Red Snow
PublisherPoint Blank
Date Published10 January 2019
Price£ 14.99

Red Snow

by Will Dean

The tiny frozen Swedish town of Gavrik is dominated by the liquorice factory, source of employment but also some weirdness, and a long history of unexplained deaths.


Gavrik is a small town in the north of Sweden and at the turn of the year suffering one of its coldest winters for decades, with temperatures descending to minus 20C. Local reporter Tuva Moodyson has secured a new job far to the south and is working out her final week in Gavrik when two fatalities in the space of a few days shake the town.
Both deaths occur in the Grimberg liquorice factory, which for generations has provided employment for half the town. First Gustav Grimberg, the boss of the factory, throws himself off one of his factory chimneys. Tuva makes a tour of the factory a few days later with the janitor and comes across a murdered mployee.
Tuva’s access allows her to fulfil two purposes. The townspeople are hungry for information; she has also been invited by a writer, David Holmqvist, to interview the remaining Grimbergs about the history of the family, and in particular several other deaths in the past about which there is plenty of rumour and speculation. Tuva is determined to get some answers in the week she has left.
She speaks to Gustav’s wife Anna-Britta, his mother Cecilia and his daughter Karin, who seem to trust her but are guarded in their revelations. These remaining Grimbergs live above the factory in quarters rumoured to be palatial but, as Tuva discovers, far from luxurious. The trio are also very odd and take the local preoccupation with ‘precautions’ – superstitious items set out in a ritual manner – to a point where their sanity appears in question.
Tuva gains their confidence, perhaps because she too is rather odd. She still agonises about the deaths of her parents, and her lack of warmth to her mother, despite the evidence that neither parent did much to merit her love. She downs substantial amounts of alcohol to get to sleep at night and also has distinct likes and dislikes when it comes to the people of the town, and little compunction in letting others know about it. She is, though, an engaging character.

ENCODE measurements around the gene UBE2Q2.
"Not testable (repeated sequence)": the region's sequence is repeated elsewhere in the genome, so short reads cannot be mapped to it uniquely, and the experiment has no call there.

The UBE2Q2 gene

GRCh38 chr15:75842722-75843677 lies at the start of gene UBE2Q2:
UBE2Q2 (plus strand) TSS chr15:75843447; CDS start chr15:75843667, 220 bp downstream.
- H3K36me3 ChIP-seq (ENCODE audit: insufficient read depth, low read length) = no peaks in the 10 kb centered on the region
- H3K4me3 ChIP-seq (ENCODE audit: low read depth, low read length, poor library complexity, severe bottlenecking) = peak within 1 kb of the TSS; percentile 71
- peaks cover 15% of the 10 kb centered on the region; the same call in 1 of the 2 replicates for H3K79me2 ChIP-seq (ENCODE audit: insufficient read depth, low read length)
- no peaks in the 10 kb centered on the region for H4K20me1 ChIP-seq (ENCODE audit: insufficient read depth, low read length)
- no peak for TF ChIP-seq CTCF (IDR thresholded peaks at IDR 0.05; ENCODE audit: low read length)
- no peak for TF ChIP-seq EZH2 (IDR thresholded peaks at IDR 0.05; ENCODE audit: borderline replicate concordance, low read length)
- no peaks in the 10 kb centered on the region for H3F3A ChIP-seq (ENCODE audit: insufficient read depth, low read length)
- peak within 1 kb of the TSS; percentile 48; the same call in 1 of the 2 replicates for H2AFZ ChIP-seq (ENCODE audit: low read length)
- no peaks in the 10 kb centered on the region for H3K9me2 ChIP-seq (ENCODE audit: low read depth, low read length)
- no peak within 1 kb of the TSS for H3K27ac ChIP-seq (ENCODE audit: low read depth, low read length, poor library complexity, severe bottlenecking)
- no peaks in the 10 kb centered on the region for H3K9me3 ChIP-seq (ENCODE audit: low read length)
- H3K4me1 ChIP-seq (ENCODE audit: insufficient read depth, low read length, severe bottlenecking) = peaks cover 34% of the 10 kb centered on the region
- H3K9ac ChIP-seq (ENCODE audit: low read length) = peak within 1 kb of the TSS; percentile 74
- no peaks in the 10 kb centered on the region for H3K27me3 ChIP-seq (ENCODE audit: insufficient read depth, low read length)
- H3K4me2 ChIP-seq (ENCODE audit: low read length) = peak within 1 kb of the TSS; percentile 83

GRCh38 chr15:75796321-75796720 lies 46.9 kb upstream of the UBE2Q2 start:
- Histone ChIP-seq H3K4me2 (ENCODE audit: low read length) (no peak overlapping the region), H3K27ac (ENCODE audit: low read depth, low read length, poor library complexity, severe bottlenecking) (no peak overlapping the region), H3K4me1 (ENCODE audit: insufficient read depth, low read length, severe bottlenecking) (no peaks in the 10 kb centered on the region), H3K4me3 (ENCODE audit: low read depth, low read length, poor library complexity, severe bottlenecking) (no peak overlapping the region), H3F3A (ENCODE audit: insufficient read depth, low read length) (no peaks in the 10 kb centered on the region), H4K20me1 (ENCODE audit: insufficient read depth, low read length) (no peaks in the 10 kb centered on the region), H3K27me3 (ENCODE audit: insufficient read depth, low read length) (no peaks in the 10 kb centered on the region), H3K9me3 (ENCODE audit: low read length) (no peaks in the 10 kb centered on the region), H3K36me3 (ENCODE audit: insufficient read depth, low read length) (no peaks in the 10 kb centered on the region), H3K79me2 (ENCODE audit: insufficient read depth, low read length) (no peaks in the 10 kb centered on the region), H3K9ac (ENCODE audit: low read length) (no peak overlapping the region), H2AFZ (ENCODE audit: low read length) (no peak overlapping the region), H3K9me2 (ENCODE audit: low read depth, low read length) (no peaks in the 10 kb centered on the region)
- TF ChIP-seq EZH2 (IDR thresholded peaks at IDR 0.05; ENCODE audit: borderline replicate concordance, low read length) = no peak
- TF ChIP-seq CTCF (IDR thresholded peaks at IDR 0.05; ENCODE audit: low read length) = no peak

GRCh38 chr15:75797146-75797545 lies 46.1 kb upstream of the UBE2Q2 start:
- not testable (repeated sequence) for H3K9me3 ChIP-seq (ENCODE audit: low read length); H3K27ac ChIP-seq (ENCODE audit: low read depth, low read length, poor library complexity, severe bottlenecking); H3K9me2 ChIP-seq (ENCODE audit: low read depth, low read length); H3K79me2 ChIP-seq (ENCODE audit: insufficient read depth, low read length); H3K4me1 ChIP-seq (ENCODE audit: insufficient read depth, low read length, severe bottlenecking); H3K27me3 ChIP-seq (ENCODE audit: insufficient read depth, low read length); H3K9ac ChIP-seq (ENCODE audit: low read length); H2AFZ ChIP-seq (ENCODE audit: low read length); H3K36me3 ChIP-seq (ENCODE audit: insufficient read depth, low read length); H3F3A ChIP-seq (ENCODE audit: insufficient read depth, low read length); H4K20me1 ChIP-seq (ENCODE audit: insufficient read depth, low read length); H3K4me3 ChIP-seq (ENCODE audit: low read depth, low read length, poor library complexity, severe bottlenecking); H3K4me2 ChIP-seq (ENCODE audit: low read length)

Tuva suffers from deafness after a bout of meningitis as a child, but treats this as fun and a challenge, and makes full use of her skill as a lip-reader to gather information for her newspaper. She disdains the label of disabled, brushing aside problems with her deaf aids as a minor annoyance.
The book lacks trees to complete the trio of traditional requirements for a Scandi noir but has angst and snow in spades. While the townsfolk mutter darkly about the ‘Ferryman’ said to be responsible for the deaths and leaving spiteful charms about the place, the snow falls in sheets and any slip can lead to a quick death from the cold. The residents spend half their life getting into or out of thermal gear, fleeces and boots. Garvik is a good place to read about and makes you grateful that you don’t have to be there.

Reviewed 09 February 2019 by Chris Roberts